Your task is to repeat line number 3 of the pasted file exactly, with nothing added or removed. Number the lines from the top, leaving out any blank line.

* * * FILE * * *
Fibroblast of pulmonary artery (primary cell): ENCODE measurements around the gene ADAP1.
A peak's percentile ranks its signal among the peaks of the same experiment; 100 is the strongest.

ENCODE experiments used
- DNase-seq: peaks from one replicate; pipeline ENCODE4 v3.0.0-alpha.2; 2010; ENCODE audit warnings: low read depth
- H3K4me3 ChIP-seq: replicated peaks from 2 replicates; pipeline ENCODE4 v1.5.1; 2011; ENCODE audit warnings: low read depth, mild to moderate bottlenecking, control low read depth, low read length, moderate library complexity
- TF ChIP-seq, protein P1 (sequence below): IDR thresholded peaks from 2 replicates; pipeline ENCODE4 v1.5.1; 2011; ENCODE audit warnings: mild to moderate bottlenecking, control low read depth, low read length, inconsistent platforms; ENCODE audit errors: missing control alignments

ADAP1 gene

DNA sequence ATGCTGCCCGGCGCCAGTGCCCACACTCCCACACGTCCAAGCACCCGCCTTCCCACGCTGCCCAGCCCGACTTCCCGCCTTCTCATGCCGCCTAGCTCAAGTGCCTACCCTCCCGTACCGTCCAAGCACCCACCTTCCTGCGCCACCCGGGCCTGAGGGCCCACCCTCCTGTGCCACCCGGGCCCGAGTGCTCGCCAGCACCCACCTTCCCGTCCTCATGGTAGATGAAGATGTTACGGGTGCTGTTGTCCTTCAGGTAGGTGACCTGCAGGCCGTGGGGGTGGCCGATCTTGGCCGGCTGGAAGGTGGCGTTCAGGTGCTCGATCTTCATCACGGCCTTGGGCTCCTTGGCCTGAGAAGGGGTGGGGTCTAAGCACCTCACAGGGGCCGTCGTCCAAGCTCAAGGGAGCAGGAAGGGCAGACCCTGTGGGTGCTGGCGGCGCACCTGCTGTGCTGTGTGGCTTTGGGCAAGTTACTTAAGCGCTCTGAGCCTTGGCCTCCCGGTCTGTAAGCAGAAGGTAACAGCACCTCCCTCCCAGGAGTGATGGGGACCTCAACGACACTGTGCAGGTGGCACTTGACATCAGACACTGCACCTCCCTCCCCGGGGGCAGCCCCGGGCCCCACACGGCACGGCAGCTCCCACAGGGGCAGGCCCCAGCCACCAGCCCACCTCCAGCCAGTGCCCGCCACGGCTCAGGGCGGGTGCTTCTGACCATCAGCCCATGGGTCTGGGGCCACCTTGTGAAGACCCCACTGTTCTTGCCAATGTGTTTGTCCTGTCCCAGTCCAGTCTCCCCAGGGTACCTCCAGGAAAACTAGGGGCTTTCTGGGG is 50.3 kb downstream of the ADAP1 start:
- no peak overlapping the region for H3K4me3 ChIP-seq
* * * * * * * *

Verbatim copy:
ENCODE experiments used